As the left tries to place blame on the deadly Pittsburgh synagogue shooting on President Trump, even though the suspect is an anti-Semitic critic of the president, liberals are coming out of the woodwork to attack conservative Jews with ugly rhetoric.
Franklin Foer, a Jewish writer for the left-leaning magazine The Atlantic, wrote a piece immediately after the shooting condemning Jewish Trump supporters, claiming they’re complicit in attacks on their own community, and calling for them to be shunned and barred from their own synagogues.
“Any strategy for enhancing the security of American Jewry should involve shunning Trump’s Jewish enablers,” Foer concluded in his piece. “Their money should be refused, their presence in synagogues not welcome. They have placed their community in danger.
And then a fellow journalist for The Atlantic and GQ, Julia Ioffe, shared her own startling opinion on Twitter, writing, “And a word to my fellow American Jews: This president makes this possible. Here. Where you live. I hope the embassy move over there, where you don’t live was worth it.”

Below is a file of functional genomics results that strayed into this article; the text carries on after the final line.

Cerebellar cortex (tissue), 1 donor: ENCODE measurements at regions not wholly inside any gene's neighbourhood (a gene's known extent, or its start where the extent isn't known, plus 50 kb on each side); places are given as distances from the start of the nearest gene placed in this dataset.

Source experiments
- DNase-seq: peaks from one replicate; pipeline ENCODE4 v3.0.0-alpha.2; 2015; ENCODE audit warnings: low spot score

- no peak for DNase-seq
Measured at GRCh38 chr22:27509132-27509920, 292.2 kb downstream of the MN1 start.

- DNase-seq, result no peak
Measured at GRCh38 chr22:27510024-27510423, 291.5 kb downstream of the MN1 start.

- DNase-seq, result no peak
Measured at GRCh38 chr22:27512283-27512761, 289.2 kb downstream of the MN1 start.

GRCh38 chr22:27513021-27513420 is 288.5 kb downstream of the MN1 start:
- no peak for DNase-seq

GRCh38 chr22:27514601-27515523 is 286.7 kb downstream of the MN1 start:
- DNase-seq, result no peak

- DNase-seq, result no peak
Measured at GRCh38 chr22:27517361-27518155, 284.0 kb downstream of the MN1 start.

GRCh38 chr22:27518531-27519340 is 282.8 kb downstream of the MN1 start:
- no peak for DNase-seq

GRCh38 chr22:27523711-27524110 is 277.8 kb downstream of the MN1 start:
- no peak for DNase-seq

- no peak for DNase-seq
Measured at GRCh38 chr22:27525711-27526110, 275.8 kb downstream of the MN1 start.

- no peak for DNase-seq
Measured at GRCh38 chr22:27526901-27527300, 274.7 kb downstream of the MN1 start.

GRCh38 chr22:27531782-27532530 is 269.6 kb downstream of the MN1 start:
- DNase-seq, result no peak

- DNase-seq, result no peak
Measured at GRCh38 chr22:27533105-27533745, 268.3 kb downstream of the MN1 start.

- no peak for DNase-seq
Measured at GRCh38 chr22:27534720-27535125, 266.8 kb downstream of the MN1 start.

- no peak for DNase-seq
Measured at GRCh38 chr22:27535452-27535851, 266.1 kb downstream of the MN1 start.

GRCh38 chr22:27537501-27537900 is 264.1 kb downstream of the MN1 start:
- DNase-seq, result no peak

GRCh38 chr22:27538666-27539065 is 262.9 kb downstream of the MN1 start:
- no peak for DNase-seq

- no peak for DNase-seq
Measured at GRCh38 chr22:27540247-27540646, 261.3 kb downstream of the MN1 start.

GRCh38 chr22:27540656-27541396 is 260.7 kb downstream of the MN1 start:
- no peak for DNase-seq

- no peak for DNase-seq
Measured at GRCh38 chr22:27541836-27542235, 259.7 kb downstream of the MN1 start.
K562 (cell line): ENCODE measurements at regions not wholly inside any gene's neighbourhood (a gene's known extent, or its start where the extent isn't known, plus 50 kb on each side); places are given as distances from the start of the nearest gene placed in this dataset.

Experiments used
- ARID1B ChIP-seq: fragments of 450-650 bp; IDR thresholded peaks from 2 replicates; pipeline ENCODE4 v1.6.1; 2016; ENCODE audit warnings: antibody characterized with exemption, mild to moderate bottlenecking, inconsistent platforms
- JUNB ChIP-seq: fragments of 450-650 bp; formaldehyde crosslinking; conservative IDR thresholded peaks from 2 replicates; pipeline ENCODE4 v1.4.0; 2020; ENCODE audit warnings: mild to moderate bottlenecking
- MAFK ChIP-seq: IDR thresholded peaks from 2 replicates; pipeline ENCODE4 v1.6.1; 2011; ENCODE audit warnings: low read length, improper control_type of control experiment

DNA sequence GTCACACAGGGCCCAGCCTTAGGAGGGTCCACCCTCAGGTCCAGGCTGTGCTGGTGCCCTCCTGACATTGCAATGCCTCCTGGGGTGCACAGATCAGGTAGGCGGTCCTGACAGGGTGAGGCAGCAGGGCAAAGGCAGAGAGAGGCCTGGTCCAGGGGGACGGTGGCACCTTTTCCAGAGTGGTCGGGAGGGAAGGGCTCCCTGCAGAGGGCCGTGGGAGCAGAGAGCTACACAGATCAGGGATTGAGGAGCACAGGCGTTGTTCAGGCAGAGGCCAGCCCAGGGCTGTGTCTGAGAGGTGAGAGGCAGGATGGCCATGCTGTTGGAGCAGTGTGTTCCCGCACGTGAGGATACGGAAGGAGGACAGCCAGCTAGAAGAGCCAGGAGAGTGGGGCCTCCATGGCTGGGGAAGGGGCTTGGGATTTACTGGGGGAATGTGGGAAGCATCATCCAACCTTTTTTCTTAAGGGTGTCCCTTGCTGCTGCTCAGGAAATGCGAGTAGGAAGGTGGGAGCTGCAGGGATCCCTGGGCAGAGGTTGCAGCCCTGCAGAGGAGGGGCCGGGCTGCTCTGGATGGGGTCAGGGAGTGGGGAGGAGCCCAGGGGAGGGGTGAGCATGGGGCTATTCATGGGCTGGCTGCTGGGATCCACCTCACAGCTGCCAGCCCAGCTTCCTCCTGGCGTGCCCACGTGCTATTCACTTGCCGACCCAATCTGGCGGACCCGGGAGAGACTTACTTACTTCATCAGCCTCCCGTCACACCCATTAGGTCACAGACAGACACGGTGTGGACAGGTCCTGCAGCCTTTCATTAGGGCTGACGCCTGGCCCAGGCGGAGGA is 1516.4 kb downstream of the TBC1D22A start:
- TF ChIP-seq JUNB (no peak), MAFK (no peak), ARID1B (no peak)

Ioffe was born to a Russian Jewish family. The vast majority of people replying to her comment on Twitter didn’t appreciate it:
It’s not been revealed yet what the shooting suspect’s views on the U.S. embassy in Jerusalem are. 46-year-old Robert Bowers has himself been heavily critical of Trump, blasting him for being a “globalist” and allowing an “infestation” of the U.S. by Jews, the UK’s Mirror reported. Despite being allegedly inspired by the president’s rhetoric, Bowers has made it clear that he is no Trump supporter.
"For the record, I did not vote for him nor have I owned, worn or even touched a MAGA hat," he wrote in a post lambasting Trump.
Ioffe felt compelled to apologize on Monday after claiming on CNN’s “The Lead” with Jake Tapper that "This president has radicalized so many more people than ISIS ever did.”
"I think the president has far more supporters who espouse an equally hateful ideology," she also said before saying she was sorry — sort of.